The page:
Daniel's death occurred within a short time of an operation and therefore, under the rules of the Office of the Chief Medical Examiner, should have been the subject of an autopsy. Despite this, no autopsy was performed. There is conflicting testimony as to how that happened.
Danica Terziski testified that, on the evening of Daniel's death, she was informed that autopsies were compulsory in cases such as Daniel's and that she could expect a report in a matter of weeks. This information was accurate. However, it was still necessary for someone to obtain her formal consent. This did not happen.
She testified that the following morning, Odim telephoned her. In the course of their conversation, Danica testified that Odim:
. . . asked if we could have another look around. He explained that this is a very rare, complex procedure and maybe we can learn something from it. (Evidence, page 1,774)
This left her with the impression that Odim wished to perform research on Daniel, in addition to the mandatory autopsy. She withheld her consent to what she thought would be research. In his testimony Odim said that he could not recall any of the specifics of this conversation. He did state that on the evening of Daniel's death, he believed that Belik had taken responsibility for arranging the autopsy. If he had thought so, it is unclear why he phoned Danica Terziski the next morning.
In his testimony, Dr. Peter Markesteyn, the Chief Medical Examiner, gave a slightly different account of the events, although his evidence is second-hand. Markesteyn testified:
I was consulted by the medical examiner investigator, or the M.E.I., about the fact that an autopsy had been ordered, or Dr. Odim would get permission.
Q: I see.
A: He would get an autopsy, or Dr. Giddins or both and, unfortunately, that it not, due to misunderstandings, that did not happen.
Q: So your information was that Daniel Terziski would have an autopsy?
Q: Performed by the hospital?
A: Yes. (Evidence, pages 38,676-38,677)
The written notes of the MEI indicate that in this case Odim informed the Chief Medical Examiner's office that he would contact the family and arrange for an autopsy.
The evidence tends to suggest that Odim did in fact telephone Danica Terziski the morning after her son's death to ask for consent to carry out an autopsy. It also suggests that he did not make his request very clear, and as a result of a misunderstanding, Danica told him she would not consent to what he was asking. She had already accepted the fact that an autopsy would be conducted. Odim, however, believed that she would not consent to the holding of an autopsy. Odim never forwarded this information to the CME's office. As a result, the CME was left with the impression that the HSC was arranging and carrying out an autopsy.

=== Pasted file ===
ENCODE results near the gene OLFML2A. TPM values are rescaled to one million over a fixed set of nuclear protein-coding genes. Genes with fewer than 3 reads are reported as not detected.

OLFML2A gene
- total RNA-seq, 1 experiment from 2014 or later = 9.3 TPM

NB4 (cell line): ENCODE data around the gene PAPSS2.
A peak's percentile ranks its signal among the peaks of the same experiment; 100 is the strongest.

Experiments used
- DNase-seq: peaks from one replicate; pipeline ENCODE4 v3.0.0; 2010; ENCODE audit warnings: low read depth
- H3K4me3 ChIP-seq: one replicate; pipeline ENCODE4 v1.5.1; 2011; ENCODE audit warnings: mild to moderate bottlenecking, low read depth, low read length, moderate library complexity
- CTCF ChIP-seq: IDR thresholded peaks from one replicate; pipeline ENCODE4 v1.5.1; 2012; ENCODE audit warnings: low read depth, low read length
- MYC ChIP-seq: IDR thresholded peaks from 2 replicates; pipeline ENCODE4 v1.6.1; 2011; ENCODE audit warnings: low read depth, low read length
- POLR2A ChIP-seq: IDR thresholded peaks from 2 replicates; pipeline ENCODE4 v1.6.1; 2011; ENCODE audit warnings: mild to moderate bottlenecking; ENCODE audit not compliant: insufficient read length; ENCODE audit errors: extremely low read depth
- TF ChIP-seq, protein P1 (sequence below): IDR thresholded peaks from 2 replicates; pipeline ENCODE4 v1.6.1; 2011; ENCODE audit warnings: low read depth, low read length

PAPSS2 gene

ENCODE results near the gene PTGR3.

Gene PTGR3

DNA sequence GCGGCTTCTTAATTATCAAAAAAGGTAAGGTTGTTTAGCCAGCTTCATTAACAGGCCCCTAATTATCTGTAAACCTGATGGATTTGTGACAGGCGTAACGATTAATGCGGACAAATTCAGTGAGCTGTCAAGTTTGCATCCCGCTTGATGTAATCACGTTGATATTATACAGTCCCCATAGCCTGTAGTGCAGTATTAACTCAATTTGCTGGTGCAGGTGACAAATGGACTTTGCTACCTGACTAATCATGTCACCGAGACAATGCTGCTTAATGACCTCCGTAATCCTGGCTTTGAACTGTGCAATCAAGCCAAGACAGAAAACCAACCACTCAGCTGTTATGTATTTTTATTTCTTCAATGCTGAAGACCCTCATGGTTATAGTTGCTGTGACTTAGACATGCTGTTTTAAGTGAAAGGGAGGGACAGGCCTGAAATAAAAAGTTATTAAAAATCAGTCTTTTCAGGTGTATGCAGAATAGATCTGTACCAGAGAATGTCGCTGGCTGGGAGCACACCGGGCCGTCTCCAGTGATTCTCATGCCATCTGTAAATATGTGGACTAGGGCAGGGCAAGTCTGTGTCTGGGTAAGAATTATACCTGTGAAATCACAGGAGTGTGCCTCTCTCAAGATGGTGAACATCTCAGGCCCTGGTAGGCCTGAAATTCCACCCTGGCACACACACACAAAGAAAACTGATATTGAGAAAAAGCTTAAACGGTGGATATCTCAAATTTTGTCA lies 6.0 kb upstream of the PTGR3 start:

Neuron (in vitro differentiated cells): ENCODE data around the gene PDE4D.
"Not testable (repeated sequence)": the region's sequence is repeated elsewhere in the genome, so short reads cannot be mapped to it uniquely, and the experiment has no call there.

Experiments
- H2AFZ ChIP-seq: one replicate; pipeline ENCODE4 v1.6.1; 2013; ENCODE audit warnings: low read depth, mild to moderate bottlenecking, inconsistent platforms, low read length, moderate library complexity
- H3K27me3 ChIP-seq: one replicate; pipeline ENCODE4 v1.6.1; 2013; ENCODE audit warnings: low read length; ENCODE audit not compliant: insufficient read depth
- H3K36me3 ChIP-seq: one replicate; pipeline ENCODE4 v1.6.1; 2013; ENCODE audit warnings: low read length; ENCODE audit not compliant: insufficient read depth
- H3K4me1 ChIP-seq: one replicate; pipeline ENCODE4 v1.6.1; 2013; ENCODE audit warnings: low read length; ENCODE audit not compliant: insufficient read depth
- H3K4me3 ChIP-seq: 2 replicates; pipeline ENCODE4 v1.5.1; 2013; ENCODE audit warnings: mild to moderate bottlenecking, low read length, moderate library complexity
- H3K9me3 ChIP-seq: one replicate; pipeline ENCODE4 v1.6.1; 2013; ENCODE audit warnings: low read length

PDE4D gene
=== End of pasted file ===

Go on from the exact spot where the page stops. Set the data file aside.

Since Markesteyn believed that the hospital pathologist was going to carry out an autopsy, and was never informed to the contrary, he did not order one on his own.
The matter was exacerbated when staff in the CME's office placed an official release on the chart, indicating that the CME was not going to direct that an autopsy be held. Markestyn said this was done because his office had been informed that the hospital would seek the family's consent to an autopsy. Obviously that release was premature until it was known that the consent had been obtained. This release, combined with a lack of a written consent on the chart, was apparently understood by hospital staff as an indication that an autopsy was not to be held at all. Therefore, the baby's body was soon released to the family for burial. The family assumed that the autopsy had been performed before the body had been released and proceeded with funeral plans for Daniel. It was not until several months later, when Daniel's mother inquired about the status of the autopsy report, that it was determined that an autopsy had in fact not been performed.
Unfortunately in this case, it appears from the evidence that cost factors may have played a role in the decision of the staff in the Chief Medical Examiner's office not to follow the usual procedure and order an autopsy. Markestyn testified that when the hospital asks for an autopsy report, the hospital must pay for the cost of performing the autopsy. When his office orders an autopsy, the cost of the autopsy is paid for from the Chief Medical Examiner's budget. In this case, the decision not to place a Chief Medical Examiner's direction on the chart seems to have stemmed from the desire on the part of the CME's office to avoid paying for the autopsy. These events give rise to recommendations in the final chapter of this report.
|Current||Home - Table of Contents - Chapter 6 - Autopsy|
|Section 1||Chapter 1 - Introduction to the Issues|
|Chapter 2 - Pediatric Cardiac Issues|
|Chapter 3 - The Diagnosis of Pediatric Heart Defects and their Surgical Treatment|
|Chapter 4 - The Health Sciences Centre|
|Section 2||Chapter 5 - Pediatric Cardiac Surgery in Winnipeg 1950-1993|
|Chapter 6 - The Restart of Pediatric Cardiac Surgery in 1994
January 1, 1994 to May 17, 1994
|Chapter 7 - The Slowdown
May 17 to September 1994
|Chapter 8 - Events Leading to the Suspension of the Program
September 7, 1994 to December 23, 1994
|Chapter 9 - 1995 - The Aftermath of the Shutdown
January to March, 1995
|Section 3||Chapter 10 - Findings and Recommendations|
|Appendix 1 - Glossary of terms used in this report|
|Appendix 2 - Parties to the Proceedings and counsel|
|Appendix 3 - List of witnesses and dates of testimony|